Since the full length forms also have active retroviral pol and gag genes within them that help facilitate their conversion from RNA intermediate into double-stranded DNA, one can consider them only barely a step removed from being an ongoing retrovirus. But, since they lack the envelope (env) gene, they do not directly produce viral copies and thus do not do active harm to their hosts. As LTR retrotransposons are prone to recombination, it is not rare for them to lose their ERV section and create LTRs that stand by themselves. The mobilization of an existing ERV segment uses the stated RNA intermediate and a copy-paste action mimicking retroviruses, with this process often causing a high rate of mutation accumulation. Luckily, ERVs largely have no mobilization capabilities in the human genome, unlike some other mammal species.

Retrotransposons overall are far more numerous in mammals specifically, showing up in 40% of typical species and, as noted, they largely retain their mobility unlike mammalian DNA transposons. Though the LTR retrotransposons, due to the above problems, in almost every case lack the autonomy to mobilize on their own. That is not true for the other sub-class we will now consider, the non-LTR retrotransposons.

For these, the common case is the inclusion of a genetic element known as LINE-1 for long interspersed elements, which are 17% of the human genome and thus nearly half of all retrotransposons. Their mobility is haphazard, with some copies in the genome retaining it and other existing as mere relics of long past insertions in our eons-back ancestors. The short interspersed element (SINE) group lack their own autonomy and conscript the proteins made by LINE retrotransposons to assist them as well.

Non-LTR retrotransposons use a copy-paste insertion mechanism as well, but with a fundamental twist. They encode their own open reading frame proteins that does the reverse transcription themselves. Due to this requirement and limitation, they usually only have a single open reading frame in their entire sequence, two at most. The endonuclease domain in their sequences can assist in their excision, though isn’t always necessary for this process.

Due to the way they control their own insertion, the promoter sequence for non-LTR retrotransposons is largely not conserved and it is not uncommon for their promoter sequences to be replaced over evolutionary time with a different one. So separate species probably will have unrelated promoter sequences.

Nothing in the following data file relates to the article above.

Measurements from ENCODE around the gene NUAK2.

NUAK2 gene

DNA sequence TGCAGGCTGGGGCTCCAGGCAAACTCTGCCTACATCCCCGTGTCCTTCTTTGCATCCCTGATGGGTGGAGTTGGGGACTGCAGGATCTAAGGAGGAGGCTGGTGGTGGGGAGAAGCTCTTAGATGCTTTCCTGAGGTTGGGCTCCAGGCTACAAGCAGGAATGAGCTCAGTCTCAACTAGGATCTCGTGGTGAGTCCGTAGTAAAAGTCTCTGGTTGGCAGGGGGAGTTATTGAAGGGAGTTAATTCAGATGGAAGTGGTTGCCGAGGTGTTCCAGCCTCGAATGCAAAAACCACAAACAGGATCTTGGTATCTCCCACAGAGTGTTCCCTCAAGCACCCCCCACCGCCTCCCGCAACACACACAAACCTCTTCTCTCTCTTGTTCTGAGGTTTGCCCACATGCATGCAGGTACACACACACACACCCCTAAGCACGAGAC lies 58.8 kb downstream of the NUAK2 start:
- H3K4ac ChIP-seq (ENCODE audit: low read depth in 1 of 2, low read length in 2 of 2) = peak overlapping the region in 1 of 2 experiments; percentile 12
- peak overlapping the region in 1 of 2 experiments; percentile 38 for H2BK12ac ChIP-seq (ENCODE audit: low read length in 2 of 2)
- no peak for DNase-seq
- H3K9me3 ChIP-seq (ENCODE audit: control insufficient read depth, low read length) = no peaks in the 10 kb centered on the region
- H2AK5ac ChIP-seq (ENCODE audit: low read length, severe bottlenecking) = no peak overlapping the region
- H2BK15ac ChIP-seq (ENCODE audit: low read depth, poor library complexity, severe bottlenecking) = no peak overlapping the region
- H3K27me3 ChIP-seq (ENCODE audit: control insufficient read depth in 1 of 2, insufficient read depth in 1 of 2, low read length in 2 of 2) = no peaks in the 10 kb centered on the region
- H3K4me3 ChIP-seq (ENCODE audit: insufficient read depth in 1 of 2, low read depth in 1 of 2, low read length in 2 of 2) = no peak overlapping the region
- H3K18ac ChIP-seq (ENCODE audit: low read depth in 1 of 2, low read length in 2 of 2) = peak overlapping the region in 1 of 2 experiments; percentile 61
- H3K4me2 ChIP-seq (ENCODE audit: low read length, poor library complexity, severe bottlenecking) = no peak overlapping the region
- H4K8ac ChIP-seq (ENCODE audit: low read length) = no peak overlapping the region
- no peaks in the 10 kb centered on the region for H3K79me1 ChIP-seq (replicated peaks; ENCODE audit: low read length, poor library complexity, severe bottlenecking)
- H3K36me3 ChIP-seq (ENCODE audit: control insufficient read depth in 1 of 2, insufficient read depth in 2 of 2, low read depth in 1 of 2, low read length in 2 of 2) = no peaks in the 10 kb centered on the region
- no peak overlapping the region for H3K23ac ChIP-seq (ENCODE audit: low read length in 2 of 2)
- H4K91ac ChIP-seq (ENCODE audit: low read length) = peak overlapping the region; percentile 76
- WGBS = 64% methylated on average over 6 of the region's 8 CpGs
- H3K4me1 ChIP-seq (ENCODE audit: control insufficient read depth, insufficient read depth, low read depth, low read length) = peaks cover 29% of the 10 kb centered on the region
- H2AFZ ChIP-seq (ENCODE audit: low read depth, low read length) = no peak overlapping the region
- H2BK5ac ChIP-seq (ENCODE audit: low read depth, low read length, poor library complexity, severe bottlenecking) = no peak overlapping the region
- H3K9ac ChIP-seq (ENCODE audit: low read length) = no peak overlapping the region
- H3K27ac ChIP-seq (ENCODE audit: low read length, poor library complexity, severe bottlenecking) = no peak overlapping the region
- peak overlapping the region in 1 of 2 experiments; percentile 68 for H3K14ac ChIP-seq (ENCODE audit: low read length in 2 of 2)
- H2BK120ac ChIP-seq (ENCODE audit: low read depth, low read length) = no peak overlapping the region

Because the 3’ end of the sequences often has a recognition site that relates and is connected to the open reading frame that conducts the reverse transcription, this site is strongly retained in the sequence. Otherwise, it might entirely lose its transposon properties. Comparatively, the 5’ end has no such importance and, with the way that the reverse transcription is conducted, it is an incomplete mechanism that routinely fails to excise the 5’ end. For example in humans and the L1 transposon, out of 500,000 total sites of it in the human genome, only 7,000 retain their full length.

As with other transposon classes, non-LTR retrotransposons have played major roles in certain organisms and their evolutionary histories. For humans alone, the aforementioned L1 transposon has been the instigator for the creation of around one-third of our genome and so understanding the role of this one transposon in light of the others is deeply relevant to the study of the genomic and molecular development of the human race.

Transpovirons, Polintons, And The Extended Viral Transposon World

In the previous sections, we’ve danced around the topic of viruses and their involvement in the genomes of other organisms. Obviously retroviruses exist and still plague us to this day, but their historic assaults on our once bacterial forms and ever since has, at times, created a melding of our genetic makeups. But that fact shouldn’t take away the very real danger and capabilities that viruses have. The past few years has seen the discovery of not only new forms and shapes of viruses that live in the world, but also new classes of transposons that they create. Things in the microorganism world can get pretty bizarre.

The first big find in this field recently was the unearthing of what are known as giant viruses. As their name implies, these viruses have an enormous capsid that can sometimes reach sizes rivaling small bacteria. Using these, the primary host they target are amoeba species that can be considered in a way “giant bacteria”, though really just overly-large eukaryotes. With all of the hefty sizes going on, it isn’t surprising that some new tricks have arisen to prey upon such viruses themselves. After all, it’s not like normal sized viruses stopped existing.